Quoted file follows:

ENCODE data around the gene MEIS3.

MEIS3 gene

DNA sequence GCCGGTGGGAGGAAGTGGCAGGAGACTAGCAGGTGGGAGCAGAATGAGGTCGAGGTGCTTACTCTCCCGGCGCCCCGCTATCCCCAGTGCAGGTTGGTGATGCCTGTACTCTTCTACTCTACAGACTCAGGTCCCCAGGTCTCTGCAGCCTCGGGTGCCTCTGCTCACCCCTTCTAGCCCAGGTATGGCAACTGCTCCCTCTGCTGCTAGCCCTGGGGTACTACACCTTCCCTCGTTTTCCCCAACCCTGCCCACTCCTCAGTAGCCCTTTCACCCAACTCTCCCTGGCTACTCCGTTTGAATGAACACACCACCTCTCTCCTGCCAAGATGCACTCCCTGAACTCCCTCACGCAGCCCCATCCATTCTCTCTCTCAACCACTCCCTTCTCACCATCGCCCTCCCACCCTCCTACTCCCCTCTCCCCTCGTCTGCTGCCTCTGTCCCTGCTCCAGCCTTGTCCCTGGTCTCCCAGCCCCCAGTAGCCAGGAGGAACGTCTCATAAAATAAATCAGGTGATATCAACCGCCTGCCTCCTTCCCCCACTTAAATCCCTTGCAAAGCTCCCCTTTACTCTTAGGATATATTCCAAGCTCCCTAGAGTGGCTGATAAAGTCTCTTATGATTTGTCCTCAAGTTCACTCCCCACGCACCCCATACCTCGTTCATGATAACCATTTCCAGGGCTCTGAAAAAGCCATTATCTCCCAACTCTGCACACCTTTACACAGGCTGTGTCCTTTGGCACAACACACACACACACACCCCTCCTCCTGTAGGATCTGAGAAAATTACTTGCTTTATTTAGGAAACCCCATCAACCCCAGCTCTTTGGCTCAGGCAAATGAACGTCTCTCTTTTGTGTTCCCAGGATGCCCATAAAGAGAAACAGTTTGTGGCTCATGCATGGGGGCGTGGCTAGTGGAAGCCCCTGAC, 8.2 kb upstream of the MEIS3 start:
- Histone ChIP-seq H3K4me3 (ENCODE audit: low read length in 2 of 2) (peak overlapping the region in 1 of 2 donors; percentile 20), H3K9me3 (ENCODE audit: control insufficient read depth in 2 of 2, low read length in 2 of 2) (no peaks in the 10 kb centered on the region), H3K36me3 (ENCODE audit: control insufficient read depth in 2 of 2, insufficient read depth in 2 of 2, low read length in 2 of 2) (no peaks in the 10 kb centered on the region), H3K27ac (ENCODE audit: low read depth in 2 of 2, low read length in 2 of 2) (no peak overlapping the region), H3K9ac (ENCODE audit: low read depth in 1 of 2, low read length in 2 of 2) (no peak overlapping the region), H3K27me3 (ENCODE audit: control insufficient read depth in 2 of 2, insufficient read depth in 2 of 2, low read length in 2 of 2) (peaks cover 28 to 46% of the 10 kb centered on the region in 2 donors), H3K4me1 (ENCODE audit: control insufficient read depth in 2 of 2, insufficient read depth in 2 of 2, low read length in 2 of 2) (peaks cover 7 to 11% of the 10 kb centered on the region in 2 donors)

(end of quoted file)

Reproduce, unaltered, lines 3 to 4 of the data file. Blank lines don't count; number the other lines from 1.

DNA sequence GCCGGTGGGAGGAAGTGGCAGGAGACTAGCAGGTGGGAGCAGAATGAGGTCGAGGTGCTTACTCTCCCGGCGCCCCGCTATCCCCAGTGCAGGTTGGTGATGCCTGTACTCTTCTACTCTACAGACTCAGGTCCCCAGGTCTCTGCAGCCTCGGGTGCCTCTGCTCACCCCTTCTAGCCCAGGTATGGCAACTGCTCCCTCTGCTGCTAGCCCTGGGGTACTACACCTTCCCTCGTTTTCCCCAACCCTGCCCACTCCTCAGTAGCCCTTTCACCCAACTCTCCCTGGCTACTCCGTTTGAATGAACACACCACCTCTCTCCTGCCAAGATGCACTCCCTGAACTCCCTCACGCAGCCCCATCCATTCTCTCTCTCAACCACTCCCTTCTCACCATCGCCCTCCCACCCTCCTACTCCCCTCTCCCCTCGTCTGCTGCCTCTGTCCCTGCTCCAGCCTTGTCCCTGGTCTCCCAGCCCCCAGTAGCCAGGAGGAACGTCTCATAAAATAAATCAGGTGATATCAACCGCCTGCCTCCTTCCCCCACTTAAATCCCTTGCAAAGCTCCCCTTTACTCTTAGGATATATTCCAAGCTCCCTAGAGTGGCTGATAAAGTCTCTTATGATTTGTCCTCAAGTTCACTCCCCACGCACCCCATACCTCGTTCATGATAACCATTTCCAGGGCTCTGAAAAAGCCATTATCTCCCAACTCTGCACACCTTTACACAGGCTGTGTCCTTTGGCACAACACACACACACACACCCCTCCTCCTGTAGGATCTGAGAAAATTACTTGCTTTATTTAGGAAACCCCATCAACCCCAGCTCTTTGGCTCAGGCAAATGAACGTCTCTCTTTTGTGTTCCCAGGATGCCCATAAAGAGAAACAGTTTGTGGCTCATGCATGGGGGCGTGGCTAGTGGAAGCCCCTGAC, 8.2 kb upstream of the MEIS3 start:
- Histone ChIP-seq H3K4me3 (ENCODE audit: low read length in 2 of 2) (peak overlapping the region in 1 of 2 donors; percentile 20), H3K9me3 (ENCODE audit: control insufficient read depth in 2 of 2, low read length in 2 of 2) (no peaks in the 10 kb centered on the region), H3K36me3 (ENCODE audit: control insufficient read depth in 2 of 2, insufficient read depth in 2 of 2, low read length in 2 of 2) (no peaks in the 10 kb centered on the region), H3K27ac (ENCODE audit: low read depth in 2 of 2, low read length in 2 of 2) (no peak overlapping the region), H3K9ac (ENCODE audit: low read depth in 1 of 2, low read length in 2 of 2) (no peak overlapping the region), H3K27me3 (ENCODE audit: control insufficient read depth in 2 of 2, insufficient read depth in 2 of 2, low read length in 2 of 2) (peaks cover 28 to 46% of the 10 kb centered on the region in 2 donors), H3K4me1 (ENCODE audit: control insufficient read depth in 2 of 2, insufficient read depth in 2 of 2, low read length in 2 of 2) (peaks cover 7 to 11% of the 10 kb centered on the region in 2 donors)